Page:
At Refined Dermatology in Los Gatos, we understand that Melasma, also known as chloasma, is one of the most common skin conditions among adults. So why don’t we hear more about it? Melasma causes brown or greyish pigmentation to develop, mostly on the face. You might spot it on the forehead, cheeks, bridge of the nose, or upper lip. It’s exacerbated by sun exposure, and oftentimes people simply accept it as how their skin is changing with age and sun damage.
It’s most noticeable in the summertime, which leads some to believe that it’s connected to summer allergies—that isn’t true. Melasma isn’t contagious, cancerous, pre-cancerous, and it’s not an infection. However, that doesn’t mean it isn’t bothersome and getting in the way of your beauty game. There’s no cure for melasma, but there are ways to drastically reduce its appearance. Protection against the sun is key for both melasma and avoiding skin cancer. Wear sunscreen, wide-brimmed hats, and sunglasses when you’ll be outdoors for extended periods of time. If you want to take it to the next level, it’s time to consider advanced laser technology treatments.
Melasma, or abnormal pigmentation process, is sometimes called dyschromia on parts of the body besides the face. It’s most commonly seen in those with Mediterranean, Asian, and Central/South American heritage—but melasma can happen to anyone. Women suffer from it more often than men, making them scramble for foundation and their favorite BB-cream. Nobody knows what actually causes melasma, but we do know it’s a dynamic process involving increased pigment production and the deposit of melanin granules in skin cells. In other words, there’s no quick fix because the process is constantly shifting.
Tackling melasma usually involves a variety of skin treatments to reduce the pigment production while also removing excess pigmentation. This is a BOGO deal. You can’t do one without the other. Not following a customized melasma plan is the number one cause of minimal or no improvement.
According to the American Academy of Dermatology, melasma is a pigmentation disease comparable to diabetes or any other chronic condition. It demands continual control. You’ll still have good periods and bad periods, but can prolong the good times with the right strategy. Melasma is like a light switch. Once it’s turned on (or you “got it”), there’s no turning it off. However, we can add a dimmer switch to tone it down and give you more control.
The first rule of fighting melasma is understanding light and heat are your enemies. Avoid the sun, bleaching or lightening products for the skin, and exfoliators. Any sunscreen is better than no sunscreen, but ideally you should be using one with zinc oxide, iron oxide, or titanium dioxide, and reapplying every two hours. UV-A causes pigmentation (along with a host of other nasty condition like premature aging), but new research shows that VL (visible light) can also increase pigmentation, especially in darker skin tones. Iron oxide-rich sunscreen is the only sunscreen that can block VL. All Refined Dermatology patients type IV and above must use iron oxide products as part of their treatment. Not sure what type you are? No worries, we’ll tell you during your consultation.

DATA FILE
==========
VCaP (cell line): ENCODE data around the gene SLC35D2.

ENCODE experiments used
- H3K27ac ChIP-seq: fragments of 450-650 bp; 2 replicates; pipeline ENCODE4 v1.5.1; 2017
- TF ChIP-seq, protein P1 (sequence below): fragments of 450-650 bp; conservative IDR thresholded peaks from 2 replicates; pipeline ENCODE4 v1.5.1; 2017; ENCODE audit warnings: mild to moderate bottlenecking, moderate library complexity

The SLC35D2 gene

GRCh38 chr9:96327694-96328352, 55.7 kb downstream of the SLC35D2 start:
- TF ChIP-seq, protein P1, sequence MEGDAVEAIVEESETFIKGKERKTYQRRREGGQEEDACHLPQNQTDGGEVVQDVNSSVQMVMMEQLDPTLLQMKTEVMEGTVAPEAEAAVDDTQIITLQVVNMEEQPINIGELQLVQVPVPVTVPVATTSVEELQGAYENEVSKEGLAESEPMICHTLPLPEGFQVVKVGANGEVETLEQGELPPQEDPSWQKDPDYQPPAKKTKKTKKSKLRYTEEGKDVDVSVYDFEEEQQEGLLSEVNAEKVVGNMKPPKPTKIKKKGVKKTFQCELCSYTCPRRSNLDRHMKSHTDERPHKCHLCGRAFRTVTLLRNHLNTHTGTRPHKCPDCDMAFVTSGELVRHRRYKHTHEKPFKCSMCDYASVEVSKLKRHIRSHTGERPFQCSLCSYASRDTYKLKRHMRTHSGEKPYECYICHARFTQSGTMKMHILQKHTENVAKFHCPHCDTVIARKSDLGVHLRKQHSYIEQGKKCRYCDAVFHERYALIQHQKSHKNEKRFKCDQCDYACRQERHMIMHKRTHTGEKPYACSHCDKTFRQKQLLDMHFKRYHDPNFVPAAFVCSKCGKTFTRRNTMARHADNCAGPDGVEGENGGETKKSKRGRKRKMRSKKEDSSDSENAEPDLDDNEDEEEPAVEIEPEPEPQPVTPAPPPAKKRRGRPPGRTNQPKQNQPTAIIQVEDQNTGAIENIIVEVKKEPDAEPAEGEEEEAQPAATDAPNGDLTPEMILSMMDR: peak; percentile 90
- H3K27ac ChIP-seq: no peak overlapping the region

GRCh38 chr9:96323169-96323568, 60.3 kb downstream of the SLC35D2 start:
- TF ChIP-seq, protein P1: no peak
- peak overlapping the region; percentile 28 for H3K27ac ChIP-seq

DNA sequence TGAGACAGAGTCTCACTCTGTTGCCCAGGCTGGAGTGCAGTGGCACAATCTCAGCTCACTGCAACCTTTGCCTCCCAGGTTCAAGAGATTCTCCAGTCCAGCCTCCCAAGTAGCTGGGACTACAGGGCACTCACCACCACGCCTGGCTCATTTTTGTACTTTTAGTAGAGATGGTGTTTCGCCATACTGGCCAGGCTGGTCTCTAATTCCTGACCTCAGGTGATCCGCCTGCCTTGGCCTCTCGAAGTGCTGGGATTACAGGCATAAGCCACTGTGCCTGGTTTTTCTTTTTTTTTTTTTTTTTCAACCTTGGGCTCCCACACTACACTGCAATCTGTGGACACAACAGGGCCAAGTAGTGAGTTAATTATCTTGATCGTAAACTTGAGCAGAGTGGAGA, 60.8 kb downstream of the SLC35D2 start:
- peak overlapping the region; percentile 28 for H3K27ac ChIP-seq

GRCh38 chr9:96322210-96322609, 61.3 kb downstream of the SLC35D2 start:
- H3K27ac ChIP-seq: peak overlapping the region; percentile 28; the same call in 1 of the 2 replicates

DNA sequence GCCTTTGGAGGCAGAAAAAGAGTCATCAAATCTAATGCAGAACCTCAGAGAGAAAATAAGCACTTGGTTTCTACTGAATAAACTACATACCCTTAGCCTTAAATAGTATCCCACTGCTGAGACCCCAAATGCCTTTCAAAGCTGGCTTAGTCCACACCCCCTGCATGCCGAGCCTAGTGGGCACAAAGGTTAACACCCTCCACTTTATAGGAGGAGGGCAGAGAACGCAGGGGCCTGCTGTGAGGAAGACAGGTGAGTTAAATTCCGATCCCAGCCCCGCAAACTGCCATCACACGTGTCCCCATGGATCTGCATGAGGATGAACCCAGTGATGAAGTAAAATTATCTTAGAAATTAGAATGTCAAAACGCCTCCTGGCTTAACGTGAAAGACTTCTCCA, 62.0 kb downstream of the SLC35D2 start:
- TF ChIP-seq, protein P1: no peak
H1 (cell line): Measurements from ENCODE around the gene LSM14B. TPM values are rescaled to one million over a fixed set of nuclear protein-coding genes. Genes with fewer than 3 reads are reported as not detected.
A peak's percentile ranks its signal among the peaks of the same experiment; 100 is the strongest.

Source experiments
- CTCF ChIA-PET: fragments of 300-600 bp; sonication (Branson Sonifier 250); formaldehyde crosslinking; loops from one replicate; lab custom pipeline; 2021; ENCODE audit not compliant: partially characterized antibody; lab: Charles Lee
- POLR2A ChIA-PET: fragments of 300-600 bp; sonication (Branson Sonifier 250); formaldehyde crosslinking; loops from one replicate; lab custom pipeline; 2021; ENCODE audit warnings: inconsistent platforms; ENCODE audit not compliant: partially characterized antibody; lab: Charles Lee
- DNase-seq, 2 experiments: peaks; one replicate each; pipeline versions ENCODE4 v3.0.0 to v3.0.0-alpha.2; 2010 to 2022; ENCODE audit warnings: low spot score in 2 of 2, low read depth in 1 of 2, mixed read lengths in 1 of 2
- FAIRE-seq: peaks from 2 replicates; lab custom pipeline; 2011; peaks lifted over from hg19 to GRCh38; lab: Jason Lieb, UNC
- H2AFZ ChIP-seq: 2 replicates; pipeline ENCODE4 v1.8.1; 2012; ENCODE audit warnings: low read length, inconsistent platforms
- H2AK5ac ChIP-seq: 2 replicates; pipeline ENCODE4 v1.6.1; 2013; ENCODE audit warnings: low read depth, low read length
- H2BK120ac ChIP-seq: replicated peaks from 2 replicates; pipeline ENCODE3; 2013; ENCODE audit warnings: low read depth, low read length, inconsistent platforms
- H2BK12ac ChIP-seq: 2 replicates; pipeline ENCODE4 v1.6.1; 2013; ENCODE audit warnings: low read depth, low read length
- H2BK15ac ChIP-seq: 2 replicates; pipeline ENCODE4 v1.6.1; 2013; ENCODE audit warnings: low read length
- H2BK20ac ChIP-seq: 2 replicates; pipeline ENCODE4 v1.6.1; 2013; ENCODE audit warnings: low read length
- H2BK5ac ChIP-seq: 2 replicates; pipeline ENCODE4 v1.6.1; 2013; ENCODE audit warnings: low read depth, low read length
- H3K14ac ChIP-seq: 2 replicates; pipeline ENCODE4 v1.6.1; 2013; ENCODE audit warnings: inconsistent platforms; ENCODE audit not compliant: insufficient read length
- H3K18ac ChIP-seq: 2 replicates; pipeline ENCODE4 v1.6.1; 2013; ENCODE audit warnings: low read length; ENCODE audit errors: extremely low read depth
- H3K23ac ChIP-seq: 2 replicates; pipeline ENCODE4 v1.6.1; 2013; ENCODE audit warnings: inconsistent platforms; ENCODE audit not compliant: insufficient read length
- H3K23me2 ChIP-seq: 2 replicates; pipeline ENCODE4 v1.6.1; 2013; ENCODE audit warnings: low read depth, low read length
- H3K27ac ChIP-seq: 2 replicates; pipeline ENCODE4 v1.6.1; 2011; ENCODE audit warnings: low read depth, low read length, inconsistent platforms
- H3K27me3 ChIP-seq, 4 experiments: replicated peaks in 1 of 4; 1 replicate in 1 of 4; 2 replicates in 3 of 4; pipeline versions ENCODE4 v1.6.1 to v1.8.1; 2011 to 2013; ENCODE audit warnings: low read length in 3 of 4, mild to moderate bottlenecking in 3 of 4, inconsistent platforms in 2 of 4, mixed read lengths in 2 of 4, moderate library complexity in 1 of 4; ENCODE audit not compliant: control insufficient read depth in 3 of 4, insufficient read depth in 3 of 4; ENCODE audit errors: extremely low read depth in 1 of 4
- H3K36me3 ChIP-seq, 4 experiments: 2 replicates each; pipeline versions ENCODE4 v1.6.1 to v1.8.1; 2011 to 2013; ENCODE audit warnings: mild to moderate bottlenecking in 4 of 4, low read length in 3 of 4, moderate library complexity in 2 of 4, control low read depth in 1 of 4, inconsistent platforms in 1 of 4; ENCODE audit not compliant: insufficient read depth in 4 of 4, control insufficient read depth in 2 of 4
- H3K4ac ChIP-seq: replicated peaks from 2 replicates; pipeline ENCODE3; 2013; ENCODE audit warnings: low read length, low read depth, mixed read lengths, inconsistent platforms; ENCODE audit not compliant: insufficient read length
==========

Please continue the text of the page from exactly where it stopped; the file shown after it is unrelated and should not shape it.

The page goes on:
So, what treatments are there to slow down and reverse the signs of melasma? OBAGI skin care programs are a favorite for many patients. Key skin lightening systems such as Revision, Epionce, and Lumixyl can be effective for some patients, but don’t confuse these for over the counter alternatives. If you go over-the-counter with skin lightening treatments, the melasma might become more noticeable. Chemical peels can remove the uppermost layer of skin to reveal less pigmented skin below, while microdermabrasion offers similar results but at a much less severe degree. Popular chemical peels include The Perfect Peel, VI Peel, and Replenix Perfect Peel. Microneedling is often included with many treatments as a way to complement the procedures with a boost of collagen formation.
However, laser skin rejuvenation is by far the preferred method for the most dramatic results. The 1064nm Cutera skin resurfacing laser has yielded great results. Thulium’s 1927nm rays in the Clear and Brilliant laser, as well as the latest LaseMD system, are also highly effective. Certain patients may also be candidates for Tranexamic Acid treatments, and it may be offered in both services for men and women depending on skin type. Slow down melasma and reduce its appearance today by calling Refined Dermatology at 408-384-3845.